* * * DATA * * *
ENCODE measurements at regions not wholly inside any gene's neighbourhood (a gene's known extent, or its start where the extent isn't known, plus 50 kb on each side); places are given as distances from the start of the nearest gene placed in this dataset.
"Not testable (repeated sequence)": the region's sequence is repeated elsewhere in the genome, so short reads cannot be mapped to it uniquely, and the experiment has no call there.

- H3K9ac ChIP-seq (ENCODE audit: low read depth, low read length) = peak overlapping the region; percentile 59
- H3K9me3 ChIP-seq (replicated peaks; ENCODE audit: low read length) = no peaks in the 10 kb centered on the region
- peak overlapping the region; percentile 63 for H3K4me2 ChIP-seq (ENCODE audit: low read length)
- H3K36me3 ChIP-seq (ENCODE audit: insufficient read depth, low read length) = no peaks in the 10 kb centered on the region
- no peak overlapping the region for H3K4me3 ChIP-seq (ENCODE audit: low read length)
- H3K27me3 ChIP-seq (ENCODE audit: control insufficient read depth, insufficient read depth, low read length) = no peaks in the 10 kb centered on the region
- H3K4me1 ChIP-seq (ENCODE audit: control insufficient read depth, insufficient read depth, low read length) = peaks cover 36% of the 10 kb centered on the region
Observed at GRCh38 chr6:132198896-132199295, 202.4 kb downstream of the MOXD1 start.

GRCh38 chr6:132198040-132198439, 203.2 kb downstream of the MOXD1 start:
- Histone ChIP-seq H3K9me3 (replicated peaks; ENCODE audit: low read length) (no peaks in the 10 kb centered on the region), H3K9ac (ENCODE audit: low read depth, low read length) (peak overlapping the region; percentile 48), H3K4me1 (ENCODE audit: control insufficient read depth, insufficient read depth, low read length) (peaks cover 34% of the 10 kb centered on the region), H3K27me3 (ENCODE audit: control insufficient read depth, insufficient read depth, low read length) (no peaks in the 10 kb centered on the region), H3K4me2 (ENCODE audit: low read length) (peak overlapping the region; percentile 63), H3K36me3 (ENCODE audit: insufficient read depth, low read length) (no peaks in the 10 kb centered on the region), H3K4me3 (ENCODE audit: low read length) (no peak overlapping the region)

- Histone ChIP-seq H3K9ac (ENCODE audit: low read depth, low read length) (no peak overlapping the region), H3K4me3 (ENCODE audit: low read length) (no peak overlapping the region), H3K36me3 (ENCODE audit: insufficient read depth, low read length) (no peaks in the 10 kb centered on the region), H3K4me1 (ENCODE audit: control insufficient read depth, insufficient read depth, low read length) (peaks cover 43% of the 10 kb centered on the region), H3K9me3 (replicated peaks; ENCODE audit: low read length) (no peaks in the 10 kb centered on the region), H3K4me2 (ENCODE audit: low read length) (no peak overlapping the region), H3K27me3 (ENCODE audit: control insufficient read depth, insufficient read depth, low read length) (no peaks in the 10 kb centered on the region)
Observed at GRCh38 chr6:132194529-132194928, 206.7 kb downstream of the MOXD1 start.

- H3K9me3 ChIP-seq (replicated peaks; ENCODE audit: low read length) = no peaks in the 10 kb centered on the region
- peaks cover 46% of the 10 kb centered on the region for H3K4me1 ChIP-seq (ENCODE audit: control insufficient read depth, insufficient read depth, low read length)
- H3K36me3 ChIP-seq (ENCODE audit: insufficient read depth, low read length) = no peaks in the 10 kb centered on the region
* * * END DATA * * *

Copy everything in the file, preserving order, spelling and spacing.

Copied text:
ENCODE measurements at regions not wholly inside any gene's neighbourhood (a gene's known extent, or its start where the extent isn't known, plus 50 kb on each side); places are given as distances from the start of the nearest gene placed in this dataset.
"Not testable (repeated sequence)": the region's sequence is repeated elsewhere in the genome, so short reads cannot be mapped to it uniquely, and the experiment has no call there.

- H3K9ac ChIP-seq (ENCODE audit: low read depth, low read length) = peak overlapping the region; percentile 59
- H3K9me3 ChIP-seq (replicated peaks; ENCODE audit: low read length) = no peaks in the 10 kb centered on the region
- peak overlapping the region; percentile 63 for H3K4me2 ChIP-seq (ENCODE audit: low read length)
- H3K36me3 ChIP-seq (ENCODE audit: insufficient read depth, low read length) = no peaks in the 10 kb centered on the region
- no peak overlapping the region for H3K4me3 ChIP-seq (ENCODE audit: low read length)
- H3K27me3 ChIP-seq (ENCODE audit: control insufficient read depth, insufficient read depth, low read length) = no peaks in the 10 kb centered on the region
- H3K4me1 ChIP-seq (ENCODE audit: control insufficient read depth, insufficient read depth, low read length) = peaks cover 36% of the 10 kb centered on the region
Observed at GRCh38 chr6:132198896-132199295, 202.4 kb downstream of the MOXD1 start.

GRCh38 chr6:132198040-132198439, 203.2 kb downstream of the MOXD1 start:
- Histone ChIP-seq H3K9me3 (replicated peaks; ENCODE audit: low read length) (no peaks in the 10 kb centered on the region), H3K9ac (ENCODE audit: low read depth, low read length) (peak overlapping the region; percentile 48), H3K4me1 (ENCODE audit: control insufficient read depth, insufficient read depth, low read length) (peaks cover 34% of the 10 kb centered on the region), H3K27me3 (ENCODE audit: control insufficient read depth, insufficient read depth, low read length) (no peaks in the 10 kb centered on the region), H3K4me2 (ENCODE audit: low read length) (peak overlapping the region; percentile 63), H3K36me3 (ENCODE audit: insufficient read depth, low read length) (no peaks in the 10 kb centered on the region), H3K4me3 (ENCODE audit: low read length) (no peak overlapping the region)

- Histone ChIP-seq H3K9ac (ENCODE audit: low read depth, low read length) (no peak overlapping the region), H3K4me3 (ENCODE audit: low read length) (no peak overlapping the region), H3K36me3 (ENCODE audit: insufficient read depth, low read length) (no peaks in the 10 kb centered on the region), H3K4me1 (ENCODE audit: control insufficient read depth, insufficient read depth, low read length) (peaks cover 43% of the 10 kb centered on the region), H3K9me3 (replicated peaks; ENCODE audit: low read length) (no peaks in the 10 kb centered on the region), H3K4me2 (ENCODE audit: low read length) (no peak overlapping the region), H3K27me3 (ENCODE audit: control insufficient read depth, insufficient read depth, low read length) (no peaks in the 10 kb centered on the region)
Observed at GRCh38 chr6:132194529-132194928, 206.7 kb downstream of the MOXD1 start.

- H3K9me3 ChIP-seq (replicated peaks; ENCODE audit: low read length) = no peaks in the 10 kb centered on the region
- peaks cover 46% of the 10 kb centered on the region for H3K4me1 ChIP-seq (ENCODE audit: control insufficient read depth, insufficient read depth, low read length)
- H3K36me3 ChIP-seq (ENCODE audit: insufficient read depth, low read length) = no peaks in the 10 kb centered on the region